Interviews for Top Jobs at Cleveland Clinic
Research Coordinator Interview
I interviewed at Cleveland Clinic
Was very thorough- it was about a 3-4 interview process with typical interview questions and also some scenario based questions. Included shadowing the position before receiving an offer which was nice
- How would you describe yourself in 3 words
Licensed Practical Nurse (LPN) Interview
I applied online. The process took 2 days. I interviewed at Cleveland Clinic (Cleveland, OH) in May 2022
I applied online then received an email link to do an online interview. You record yourself answering behavior questions. It was straightforward and easy to navigate. You can see yourself talking but you have the option to blur your face.
- What is your biggest weakness?
To help you prepare for a Cleveland Clinic job interview, here are 32 interview questions and answer examples.
Cleveland Clinic was written by Krista Wenz and updated on June 9th, 2022. Learn more here.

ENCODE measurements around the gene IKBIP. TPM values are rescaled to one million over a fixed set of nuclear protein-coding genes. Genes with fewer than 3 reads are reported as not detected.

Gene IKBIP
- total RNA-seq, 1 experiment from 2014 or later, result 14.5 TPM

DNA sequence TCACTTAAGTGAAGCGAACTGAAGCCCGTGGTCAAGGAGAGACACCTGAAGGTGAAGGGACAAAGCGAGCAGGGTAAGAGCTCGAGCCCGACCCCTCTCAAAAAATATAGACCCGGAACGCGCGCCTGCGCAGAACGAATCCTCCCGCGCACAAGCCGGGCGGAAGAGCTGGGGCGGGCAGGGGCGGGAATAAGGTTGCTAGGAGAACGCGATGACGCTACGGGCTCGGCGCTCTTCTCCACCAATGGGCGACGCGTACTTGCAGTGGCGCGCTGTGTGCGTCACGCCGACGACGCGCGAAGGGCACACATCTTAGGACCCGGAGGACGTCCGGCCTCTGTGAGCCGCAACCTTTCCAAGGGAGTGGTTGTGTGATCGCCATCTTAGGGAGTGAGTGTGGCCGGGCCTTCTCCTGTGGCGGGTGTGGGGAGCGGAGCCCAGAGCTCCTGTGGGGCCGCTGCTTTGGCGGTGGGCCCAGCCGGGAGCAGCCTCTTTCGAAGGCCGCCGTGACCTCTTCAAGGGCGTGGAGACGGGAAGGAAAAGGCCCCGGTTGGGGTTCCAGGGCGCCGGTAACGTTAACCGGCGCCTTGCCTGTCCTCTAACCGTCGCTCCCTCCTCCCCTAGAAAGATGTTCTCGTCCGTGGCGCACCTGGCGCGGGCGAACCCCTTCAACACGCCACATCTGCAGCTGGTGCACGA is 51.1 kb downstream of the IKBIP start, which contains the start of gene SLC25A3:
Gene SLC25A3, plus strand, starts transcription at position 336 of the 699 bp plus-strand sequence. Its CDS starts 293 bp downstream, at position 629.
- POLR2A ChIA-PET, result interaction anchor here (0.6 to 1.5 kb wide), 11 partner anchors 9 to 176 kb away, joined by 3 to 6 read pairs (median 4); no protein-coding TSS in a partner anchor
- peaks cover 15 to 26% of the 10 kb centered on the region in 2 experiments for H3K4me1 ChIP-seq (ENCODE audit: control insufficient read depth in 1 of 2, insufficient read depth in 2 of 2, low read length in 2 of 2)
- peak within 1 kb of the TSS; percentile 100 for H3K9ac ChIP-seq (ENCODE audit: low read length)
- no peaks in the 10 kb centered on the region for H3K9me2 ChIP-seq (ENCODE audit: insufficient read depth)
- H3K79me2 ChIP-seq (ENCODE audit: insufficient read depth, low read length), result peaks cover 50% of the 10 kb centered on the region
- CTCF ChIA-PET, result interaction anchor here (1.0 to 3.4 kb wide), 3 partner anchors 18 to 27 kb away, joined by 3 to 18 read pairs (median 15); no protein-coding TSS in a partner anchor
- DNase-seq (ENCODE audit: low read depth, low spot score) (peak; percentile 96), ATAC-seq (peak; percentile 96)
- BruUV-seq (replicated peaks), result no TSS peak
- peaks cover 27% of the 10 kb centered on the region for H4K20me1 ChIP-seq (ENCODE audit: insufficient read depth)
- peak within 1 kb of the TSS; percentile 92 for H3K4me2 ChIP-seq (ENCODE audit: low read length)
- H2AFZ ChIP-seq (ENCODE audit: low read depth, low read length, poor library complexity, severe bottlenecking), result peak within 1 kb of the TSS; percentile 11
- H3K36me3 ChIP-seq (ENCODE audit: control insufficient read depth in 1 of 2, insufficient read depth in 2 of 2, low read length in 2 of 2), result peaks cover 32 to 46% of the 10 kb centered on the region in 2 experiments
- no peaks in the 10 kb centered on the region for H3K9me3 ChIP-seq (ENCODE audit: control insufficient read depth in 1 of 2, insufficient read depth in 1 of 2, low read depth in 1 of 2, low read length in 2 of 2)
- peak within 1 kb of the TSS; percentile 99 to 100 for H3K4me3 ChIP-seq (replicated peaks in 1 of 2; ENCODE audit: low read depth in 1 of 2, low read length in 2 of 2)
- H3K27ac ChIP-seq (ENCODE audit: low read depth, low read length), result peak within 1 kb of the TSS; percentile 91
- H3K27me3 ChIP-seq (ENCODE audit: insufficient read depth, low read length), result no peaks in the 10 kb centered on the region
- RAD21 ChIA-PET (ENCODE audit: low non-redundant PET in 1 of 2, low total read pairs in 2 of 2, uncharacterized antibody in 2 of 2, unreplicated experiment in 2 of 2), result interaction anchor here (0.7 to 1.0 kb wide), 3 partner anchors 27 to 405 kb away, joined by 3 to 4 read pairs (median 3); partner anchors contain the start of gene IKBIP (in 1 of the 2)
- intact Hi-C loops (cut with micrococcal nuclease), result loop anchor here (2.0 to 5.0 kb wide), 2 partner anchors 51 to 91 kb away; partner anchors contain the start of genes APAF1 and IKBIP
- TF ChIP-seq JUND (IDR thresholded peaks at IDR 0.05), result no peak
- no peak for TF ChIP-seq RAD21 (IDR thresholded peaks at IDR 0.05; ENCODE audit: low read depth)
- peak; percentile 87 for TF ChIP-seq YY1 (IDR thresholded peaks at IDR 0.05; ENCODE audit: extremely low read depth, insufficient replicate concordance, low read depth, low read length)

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Why do you want to work at the Cleveland Clinic?
What should I wear to my Cleveland Clinic interview?
- Business casual (e.g. dress slacks)61%
- Formal (business suit)31%
- Special outfit (e.g. protective gear)4%
- They didn’t have a dress code3%
- Casual (t-shirt and jeans)1%
How can I prepare for interview in UAE?
- “Tell me about yourself.” …
- “Why did you choose to apply?” …
- “What is your biggest strength?” …
- “What is your biggest weakness?” …
- “How do you see the future of healthcare?” …
- “How do you stay informed on current events and advancements in healthcare?”